Meet Your New Cabinet – A Reset for Risk Mitigation, Bolstering Regional Strengths

This morning, the Prime Minister rejigged his federal Cabinet, a move prompted by the surprise resignation of Scott Brison. Today’s shuffle saw three ministers change roles, the creation of a new ‘Rural Economic Development’ ministry and promotions for two Parliamentary Secretaries.

Canada’s Five New Ministers

  • Jane Philpott, President of the Treasury Board and Minister of Digital Government
  • Jody Wilson-Raybould, Minister of Veterans Affairs and Associate Minister of National Defence
  • Seamus O’Regan, Minister of Indigenous Services
  • David Lametti, Minister of Justice and Attorney General of Canada
  • Bernadette Jordan, Minister of Rural Economic Development

What Does Today’s Shuffle Signal?

With what is presumably his final Cabinet shuffle before election day, Trudeau has signaled that some of the government’s most complex files are going to require his safest hands and strongest performers in the last few months ahead – and he’s taking some valued Ministers out of hot water into positions where they can hopefully play to their strengths.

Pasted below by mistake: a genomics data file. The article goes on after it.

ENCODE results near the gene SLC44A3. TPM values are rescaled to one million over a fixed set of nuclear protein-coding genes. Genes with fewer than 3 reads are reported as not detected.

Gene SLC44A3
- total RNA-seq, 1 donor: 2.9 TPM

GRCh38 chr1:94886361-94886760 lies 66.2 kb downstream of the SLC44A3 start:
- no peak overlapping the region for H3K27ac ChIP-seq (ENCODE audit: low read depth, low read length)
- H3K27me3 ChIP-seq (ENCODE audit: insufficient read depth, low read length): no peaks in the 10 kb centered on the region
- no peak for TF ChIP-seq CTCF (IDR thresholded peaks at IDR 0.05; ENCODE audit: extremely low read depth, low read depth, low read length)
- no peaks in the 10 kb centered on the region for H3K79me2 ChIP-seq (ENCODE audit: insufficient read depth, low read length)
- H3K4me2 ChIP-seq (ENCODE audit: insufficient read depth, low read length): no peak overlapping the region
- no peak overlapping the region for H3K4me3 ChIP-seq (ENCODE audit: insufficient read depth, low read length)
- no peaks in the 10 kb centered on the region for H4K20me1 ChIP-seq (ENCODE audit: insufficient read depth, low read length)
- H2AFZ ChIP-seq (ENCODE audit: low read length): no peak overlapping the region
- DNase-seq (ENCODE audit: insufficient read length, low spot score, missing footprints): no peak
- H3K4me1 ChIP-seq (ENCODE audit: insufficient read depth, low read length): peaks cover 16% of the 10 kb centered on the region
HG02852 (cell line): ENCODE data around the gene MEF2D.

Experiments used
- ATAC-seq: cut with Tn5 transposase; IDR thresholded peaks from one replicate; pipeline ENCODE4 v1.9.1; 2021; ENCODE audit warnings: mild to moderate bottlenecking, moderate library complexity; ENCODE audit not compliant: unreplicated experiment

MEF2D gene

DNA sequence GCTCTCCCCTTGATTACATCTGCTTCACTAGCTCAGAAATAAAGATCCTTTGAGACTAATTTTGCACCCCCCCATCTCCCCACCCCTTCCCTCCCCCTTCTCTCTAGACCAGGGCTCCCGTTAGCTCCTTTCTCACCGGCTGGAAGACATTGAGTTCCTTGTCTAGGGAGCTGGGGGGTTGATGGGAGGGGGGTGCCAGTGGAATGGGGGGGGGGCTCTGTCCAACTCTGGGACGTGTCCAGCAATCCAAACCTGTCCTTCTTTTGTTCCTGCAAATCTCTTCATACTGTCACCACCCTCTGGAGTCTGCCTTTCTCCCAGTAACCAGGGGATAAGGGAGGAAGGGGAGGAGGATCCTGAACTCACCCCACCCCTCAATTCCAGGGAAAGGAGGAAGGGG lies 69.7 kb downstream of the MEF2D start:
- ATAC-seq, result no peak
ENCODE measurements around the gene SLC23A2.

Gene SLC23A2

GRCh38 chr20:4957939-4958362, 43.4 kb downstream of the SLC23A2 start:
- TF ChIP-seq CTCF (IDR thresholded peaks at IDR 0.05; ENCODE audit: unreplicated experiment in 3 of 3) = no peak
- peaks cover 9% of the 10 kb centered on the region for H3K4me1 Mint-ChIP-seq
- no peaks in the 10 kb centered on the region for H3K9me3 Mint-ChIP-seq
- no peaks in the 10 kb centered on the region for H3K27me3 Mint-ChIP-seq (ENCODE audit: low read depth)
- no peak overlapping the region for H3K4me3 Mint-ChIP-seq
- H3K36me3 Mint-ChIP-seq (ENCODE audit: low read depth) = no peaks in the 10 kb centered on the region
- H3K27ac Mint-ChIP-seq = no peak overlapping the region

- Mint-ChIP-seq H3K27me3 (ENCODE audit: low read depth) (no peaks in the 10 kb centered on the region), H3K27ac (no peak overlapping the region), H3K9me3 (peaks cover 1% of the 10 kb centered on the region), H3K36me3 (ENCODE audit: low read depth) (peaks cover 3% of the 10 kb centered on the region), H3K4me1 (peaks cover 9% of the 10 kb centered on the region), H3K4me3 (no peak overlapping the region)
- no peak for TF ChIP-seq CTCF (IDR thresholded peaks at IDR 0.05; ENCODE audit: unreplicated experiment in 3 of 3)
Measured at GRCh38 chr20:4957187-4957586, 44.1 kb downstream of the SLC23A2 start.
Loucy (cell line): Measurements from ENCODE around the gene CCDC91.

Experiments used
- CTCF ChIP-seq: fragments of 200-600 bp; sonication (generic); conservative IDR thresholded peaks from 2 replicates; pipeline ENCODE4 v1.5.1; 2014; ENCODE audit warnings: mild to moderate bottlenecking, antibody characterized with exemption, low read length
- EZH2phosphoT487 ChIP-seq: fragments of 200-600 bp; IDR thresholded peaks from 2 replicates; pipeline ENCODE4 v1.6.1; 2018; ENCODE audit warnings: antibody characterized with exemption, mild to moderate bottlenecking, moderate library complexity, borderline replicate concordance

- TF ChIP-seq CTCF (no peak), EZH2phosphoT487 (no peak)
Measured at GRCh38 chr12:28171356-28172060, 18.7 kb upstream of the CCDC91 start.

He’s chosen to stay the course with regard to those portfolios that are proving the most difficult right now, however: Natural Resources, the Environment, Trade Diversification and Citizenship and Immigration. To shuffle the deck this close to campaign would signal that they are vulnerable with some legislation and initiatives still on the table: the Trans Mountain Pipeline, the Carbon Emissions Plan and C-69 – the new legislation that seeks to reset the process for greenlighting major resource-based projects (read pipelines and major infrastructure projects). And Trudeau doesn’t want to suggest they have a leadership gap at the head of Citizenship and Immigration, where the issue of irregular migrants continues to fester.

Trudeau is also shoring up the government’s regional strengths and, to a certain extent, setting a pragmatic course for the campaign ground game – the door-to-door fight for every vote that they hope will deliver seats in key and/or swing ridings.